Leadership and Diversity
November 4, 2019
I was in a meeting recently with a potential client, who had called me in and they wanted me to speak at a conference. They wanted me to speak on unconscious bias, diversity, and inclusion. In the process, I asked them why they wanted me to speak on that and what made them decide on the topic. I discovered that they had recently done a staff survey, and one of the key things that came up was that people didn’t feel that it was an inclusive organisation. In other words, the employees didn’t feel that there was a level of confidence with either their age or gender or ethnicity or sexual orientation and that it was impacting how they were viewed in the workplace. So, they said, ‘Why don’t you come in and do a keynote presentation?’
In response, I said, ‘Well what are you trying to achieve?’, in an attempt to try to understand what they were wanting to do, and of course, what they wanted to do was be a more inclusive organisation. In the process, I asked them why they were not being inclusive right now? Why are people saying that there is no inclusion? At this stage the people I was meeting with couldn’t answer the question. So I said, ‘Why don’t we just do some focus groups?’ And they said ‘Well, what do you want to find out in those focus groups?’ And I said, ‘Why don’t we just ask them about their experience of working here? Because if they can tell us that, we can then find out what the issues are.’
When you bring in somebody who’s external to ask those questions, you can actually speak with some candour. You can either do one on one interviews or you can do small focus groups where you can have a conversation with candour. You need to provide a level of psychological safety because you’re trying to identify certain things, but you’re not looking for specific things that people say. Then by doing a presentation or doing an intervention, you can actually address what is currently happening in the workplace.
One of the ways I actually challenged the leader at that time was by asking her, ‘Do you walk around the floor? How do people look when they are on the floor? Is there a level of fun? Is there a level of joy in the work? Are people happy? Are they smiling?’ I said, ‘You can tell a lot by just walking the floor.’ There is something about the energy, about the environment that will radiate from a workplace. She said, no, she never did that because she was too busy doing things in the office. Which I think is part of the issue in terms of being inclusive because as leaders, we need to be seen.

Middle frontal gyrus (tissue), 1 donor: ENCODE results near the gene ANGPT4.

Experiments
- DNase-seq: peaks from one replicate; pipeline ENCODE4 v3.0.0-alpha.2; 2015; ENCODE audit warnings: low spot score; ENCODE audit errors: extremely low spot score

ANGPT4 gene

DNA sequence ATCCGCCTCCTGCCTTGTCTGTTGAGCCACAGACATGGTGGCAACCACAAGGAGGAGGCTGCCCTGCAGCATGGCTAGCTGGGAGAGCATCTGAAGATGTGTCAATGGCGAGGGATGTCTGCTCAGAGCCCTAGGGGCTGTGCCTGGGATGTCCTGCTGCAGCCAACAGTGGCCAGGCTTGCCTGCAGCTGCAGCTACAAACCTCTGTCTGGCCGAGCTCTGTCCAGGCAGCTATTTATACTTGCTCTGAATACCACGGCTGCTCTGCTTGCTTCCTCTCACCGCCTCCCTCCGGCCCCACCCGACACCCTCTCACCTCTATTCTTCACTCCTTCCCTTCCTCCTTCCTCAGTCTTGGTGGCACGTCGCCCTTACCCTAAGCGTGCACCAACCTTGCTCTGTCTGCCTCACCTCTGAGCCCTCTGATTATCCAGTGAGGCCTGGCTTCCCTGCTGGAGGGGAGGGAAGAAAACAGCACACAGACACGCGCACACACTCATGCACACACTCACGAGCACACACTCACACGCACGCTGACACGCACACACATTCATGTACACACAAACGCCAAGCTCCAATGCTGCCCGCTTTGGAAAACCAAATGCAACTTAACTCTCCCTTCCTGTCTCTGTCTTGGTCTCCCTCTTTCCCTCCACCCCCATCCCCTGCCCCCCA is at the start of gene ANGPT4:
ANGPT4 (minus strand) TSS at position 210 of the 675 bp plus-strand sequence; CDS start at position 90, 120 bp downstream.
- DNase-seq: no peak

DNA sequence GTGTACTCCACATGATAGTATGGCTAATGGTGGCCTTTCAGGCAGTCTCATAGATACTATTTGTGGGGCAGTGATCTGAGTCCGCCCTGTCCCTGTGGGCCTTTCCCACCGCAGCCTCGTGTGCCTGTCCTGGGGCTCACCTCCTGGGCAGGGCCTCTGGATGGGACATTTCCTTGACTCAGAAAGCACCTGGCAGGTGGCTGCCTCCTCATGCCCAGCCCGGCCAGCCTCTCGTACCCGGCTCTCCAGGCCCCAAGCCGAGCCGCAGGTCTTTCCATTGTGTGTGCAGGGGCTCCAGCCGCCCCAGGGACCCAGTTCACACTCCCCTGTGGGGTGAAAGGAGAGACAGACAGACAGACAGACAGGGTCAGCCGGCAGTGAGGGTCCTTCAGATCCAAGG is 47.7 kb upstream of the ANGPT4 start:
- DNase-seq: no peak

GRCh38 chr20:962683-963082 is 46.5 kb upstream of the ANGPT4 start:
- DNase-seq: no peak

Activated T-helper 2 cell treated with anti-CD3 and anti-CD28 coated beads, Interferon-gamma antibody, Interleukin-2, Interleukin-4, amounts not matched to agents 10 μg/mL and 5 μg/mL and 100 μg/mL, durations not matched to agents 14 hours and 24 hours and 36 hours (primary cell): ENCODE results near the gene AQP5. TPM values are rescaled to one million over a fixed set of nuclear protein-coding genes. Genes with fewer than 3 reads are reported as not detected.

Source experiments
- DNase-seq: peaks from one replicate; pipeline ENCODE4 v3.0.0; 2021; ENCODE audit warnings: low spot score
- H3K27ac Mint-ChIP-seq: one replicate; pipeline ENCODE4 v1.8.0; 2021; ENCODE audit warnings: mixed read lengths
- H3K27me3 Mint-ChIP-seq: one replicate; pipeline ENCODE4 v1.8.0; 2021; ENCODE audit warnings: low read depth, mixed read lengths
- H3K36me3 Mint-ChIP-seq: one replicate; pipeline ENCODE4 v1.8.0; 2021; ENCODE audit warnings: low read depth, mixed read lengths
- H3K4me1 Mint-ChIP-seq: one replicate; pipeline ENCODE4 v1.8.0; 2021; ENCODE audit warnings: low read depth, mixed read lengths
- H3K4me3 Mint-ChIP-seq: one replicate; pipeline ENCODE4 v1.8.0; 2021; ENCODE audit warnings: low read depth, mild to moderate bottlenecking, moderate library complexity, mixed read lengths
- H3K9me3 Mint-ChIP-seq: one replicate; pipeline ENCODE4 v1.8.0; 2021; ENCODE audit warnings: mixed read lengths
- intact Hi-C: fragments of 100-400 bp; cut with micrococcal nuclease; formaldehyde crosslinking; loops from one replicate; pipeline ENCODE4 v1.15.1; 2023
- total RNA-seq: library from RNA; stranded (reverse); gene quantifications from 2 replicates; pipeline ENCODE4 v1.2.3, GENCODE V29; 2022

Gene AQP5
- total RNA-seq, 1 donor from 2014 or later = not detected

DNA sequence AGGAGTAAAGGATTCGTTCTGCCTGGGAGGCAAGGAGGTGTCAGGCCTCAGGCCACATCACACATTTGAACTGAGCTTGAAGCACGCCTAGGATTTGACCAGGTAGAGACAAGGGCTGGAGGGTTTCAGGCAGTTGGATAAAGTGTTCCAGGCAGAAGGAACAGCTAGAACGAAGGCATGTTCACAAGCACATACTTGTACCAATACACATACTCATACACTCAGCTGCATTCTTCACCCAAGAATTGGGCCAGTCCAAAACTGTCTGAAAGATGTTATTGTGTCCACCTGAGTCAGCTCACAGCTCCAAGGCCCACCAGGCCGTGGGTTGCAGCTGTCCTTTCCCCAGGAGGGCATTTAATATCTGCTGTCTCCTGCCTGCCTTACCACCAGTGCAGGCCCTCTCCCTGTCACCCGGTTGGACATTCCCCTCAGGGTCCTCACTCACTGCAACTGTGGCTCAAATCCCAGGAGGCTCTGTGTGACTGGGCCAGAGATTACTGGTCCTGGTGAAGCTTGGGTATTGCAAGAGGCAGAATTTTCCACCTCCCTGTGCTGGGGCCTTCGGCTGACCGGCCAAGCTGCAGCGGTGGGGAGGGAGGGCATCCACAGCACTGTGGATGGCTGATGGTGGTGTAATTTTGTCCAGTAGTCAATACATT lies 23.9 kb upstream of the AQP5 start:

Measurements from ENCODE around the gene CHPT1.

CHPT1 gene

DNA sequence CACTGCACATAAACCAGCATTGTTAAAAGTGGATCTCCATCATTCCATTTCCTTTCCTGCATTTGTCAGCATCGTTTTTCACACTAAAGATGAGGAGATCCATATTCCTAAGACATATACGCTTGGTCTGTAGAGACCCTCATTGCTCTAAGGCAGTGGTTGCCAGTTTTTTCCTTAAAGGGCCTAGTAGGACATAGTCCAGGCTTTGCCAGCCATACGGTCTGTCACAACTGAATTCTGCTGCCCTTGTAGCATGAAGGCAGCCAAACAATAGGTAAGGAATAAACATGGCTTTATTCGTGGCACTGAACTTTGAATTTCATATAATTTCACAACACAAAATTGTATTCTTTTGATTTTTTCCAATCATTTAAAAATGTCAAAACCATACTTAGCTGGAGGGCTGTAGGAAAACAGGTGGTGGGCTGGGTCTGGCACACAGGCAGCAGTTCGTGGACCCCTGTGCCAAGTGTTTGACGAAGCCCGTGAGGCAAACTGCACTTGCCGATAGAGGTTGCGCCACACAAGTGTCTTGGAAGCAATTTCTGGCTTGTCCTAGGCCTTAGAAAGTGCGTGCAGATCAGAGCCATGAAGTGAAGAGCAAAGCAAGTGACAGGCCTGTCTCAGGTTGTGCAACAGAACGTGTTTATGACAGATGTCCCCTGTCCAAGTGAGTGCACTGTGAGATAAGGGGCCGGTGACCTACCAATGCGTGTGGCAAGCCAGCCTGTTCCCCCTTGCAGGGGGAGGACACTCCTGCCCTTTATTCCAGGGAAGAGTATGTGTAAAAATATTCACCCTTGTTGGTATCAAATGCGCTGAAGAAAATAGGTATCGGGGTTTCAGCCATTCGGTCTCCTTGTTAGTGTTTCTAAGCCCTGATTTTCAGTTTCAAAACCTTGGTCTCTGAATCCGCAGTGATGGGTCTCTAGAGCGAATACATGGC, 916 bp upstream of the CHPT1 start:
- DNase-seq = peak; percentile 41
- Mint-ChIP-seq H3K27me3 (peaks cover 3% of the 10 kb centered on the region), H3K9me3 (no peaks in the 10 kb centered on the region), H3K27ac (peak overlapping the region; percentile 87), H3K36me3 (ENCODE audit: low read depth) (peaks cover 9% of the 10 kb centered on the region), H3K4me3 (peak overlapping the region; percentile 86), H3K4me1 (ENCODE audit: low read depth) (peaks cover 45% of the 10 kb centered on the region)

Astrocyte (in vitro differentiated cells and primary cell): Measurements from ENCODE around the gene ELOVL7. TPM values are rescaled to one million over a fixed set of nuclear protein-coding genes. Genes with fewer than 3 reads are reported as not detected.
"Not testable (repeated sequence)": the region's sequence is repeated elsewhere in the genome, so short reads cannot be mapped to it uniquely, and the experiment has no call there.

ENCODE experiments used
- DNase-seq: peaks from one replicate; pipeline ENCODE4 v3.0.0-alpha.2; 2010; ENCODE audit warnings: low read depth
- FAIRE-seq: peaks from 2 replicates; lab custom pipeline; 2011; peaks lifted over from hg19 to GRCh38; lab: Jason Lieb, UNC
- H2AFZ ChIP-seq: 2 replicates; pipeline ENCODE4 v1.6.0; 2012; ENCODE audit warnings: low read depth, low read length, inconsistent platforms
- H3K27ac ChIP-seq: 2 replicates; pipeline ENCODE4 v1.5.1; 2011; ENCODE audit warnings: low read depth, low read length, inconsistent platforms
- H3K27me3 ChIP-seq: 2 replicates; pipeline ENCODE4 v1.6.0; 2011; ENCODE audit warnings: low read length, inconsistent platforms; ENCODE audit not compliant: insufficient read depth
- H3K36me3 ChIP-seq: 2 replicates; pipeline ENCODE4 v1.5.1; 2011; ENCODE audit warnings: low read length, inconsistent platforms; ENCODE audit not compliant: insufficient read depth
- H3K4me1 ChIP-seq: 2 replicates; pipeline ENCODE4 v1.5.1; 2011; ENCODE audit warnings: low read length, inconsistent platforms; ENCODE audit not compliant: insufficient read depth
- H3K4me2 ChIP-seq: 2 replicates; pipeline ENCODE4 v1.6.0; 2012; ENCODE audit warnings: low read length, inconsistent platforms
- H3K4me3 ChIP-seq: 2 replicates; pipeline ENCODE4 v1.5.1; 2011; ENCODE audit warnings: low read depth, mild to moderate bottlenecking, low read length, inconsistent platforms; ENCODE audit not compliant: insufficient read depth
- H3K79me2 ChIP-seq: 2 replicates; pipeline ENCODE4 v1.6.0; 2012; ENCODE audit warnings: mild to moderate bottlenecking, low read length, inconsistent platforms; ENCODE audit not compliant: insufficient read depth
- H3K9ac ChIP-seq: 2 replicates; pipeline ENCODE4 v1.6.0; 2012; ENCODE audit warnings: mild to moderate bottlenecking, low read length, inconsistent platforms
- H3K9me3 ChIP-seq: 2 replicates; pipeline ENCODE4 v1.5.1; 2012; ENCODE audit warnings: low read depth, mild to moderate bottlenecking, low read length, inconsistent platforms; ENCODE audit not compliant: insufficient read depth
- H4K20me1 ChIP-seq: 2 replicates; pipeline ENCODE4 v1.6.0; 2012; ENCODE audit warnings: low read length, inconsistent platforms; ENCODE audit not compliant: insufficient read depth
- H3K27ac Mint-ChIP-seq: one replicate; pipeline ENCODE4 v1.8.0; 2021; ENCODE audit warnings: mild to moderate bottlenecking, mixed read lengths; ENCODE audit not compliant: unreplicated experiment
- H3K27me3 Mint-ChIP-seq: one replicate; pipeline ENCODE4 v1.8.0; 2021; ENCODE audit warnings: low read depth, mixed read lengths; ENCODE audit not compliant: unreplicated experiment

As a leader, one of the most valuable things you can do with your people is actually give them your time. One of the things that all good leaders do is, I think, walk the floor. In other words, you create opportunities for informal conversations. Not formal conversations, which of course happen all the time, but informal conversations. As a leader, it’s useful to go not just to your next level, but perhaps a couple of levels down and those conversations only happen on an informal basis. It gives you an opportunity to check in and I think it’s really a useful question to ask people, ‘what’s your experience of working here?’ Because they will have a different view to you. They may provide you with some interesting insights and observations that you may not have considered.
So that’s my reflection point for you. What can you do? Who can you ask that question to? And what can you learn from it? What’s your experience of working here? And remember, you need to provide psychological safety. You don’t want to have people feel fearful of speaking to you, yet it’s a way of checking in to find out other people’s experience of working in your organisation.